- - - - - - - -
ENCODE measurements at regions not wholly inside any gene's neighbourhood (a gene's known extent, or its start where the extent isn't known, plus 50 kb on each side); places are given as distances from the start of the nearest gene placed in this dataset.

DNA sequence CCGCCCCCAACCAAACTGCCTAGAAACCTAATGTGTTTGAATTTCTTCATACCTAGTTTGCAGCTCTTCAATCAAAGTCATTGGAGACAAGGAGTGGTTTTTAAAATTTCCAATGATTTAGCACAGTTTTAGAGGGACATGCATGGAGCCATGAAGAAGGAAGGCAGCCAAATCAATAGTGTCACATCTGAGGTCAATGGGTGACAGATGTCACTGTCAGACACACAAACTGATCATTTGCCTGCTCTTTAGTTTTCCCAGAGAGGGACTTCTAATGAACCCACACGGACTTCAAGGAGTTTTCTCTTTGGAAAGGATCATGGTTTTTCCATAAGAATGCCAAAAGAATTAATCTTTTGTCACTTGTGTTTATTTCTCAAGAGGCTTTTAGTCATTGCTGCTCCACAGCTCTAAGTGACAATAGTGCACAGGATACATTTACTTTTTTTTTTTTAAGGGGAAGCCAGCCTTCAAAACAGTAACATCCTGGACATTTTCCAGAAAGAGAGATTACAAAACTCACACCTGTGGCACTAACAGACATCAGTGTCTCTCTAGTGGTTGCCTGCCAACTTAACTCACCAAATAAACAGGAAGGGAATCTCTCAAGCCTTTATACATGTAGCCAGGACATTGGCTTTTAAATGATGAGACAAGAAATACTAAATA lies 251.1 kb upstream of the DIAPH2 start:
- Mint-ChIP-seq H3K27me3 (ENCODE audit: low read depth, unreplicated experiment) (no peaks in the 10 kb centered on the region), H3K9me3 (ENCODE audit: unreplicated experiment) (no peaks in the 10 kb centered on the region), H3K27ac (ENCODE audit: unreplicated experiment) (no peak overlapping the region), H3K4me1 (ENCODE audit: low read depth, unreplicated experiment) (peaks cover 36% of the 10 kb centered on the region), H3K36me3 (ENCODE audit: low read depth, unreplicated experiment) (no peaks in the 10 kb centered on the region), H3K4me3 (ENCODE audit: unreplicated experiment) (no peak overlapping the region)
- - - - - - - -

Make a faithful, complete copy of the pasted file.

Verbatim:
ENCODE measurements at regions not wholly inside any gene's neighbourhood (a gene's known extent, or its start where the extent isn't known, plus 50 kb on each side); places are given as distances from the start of the nearest gene placed in this dataset.

DNA sequence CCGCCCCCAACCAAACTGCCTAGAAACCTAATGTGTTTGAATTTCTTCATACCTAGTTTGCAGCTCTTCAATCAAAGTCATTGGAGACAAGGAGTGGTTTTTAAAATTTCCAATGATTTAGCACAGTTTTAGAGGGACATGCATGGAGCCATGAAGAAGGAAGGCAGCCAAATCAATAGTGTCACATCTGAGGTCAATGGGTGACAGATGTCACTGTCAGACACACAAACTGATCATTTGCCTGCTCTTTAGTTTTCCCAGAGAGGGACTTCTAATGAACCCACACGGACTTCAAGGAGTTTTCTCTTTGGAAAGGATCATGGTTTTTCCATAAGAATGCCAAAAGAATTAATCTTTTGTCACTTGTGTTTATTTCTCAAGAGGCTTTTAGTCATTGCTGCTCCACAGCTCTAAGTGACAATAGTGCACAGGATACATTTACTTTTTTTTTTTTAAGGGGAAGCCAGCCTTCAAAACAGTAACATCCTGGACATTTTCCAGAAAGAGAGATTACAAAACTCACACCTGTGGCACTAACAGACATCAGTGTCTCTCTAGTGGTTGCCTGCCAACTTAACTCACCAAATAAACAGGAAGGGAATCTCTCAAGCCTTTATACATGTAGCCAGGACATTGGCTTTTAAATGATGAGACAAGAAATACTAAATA lies 251.1 kb upstream of the DIAPH2 start:
- Mint-ChIP-seq H3K27me3 (ENCODE audit: low read depth, unreplicated experiment) (no peaks in the 10 kb centered on the region), H3K9me3 (ENCODE audit: unreplicated experiment) (no peaks in the 10 kb centered on the region), H3K27ac (ENCODE audit: unreplicated experiment) (no peak overlapping the region), H3K4me1 (ENCODE audit: low read depth, unreplicated experiment) (peaks cover 36% of the 10 kb centered on the region), H3K36me3 (ENCODE audit: low read depth, unreplicated experiment) (no peaks in the 10 kb centered on the region), H3K4me3 (ENCODE audit: unreplicated experiment) (no peak overlapping the region)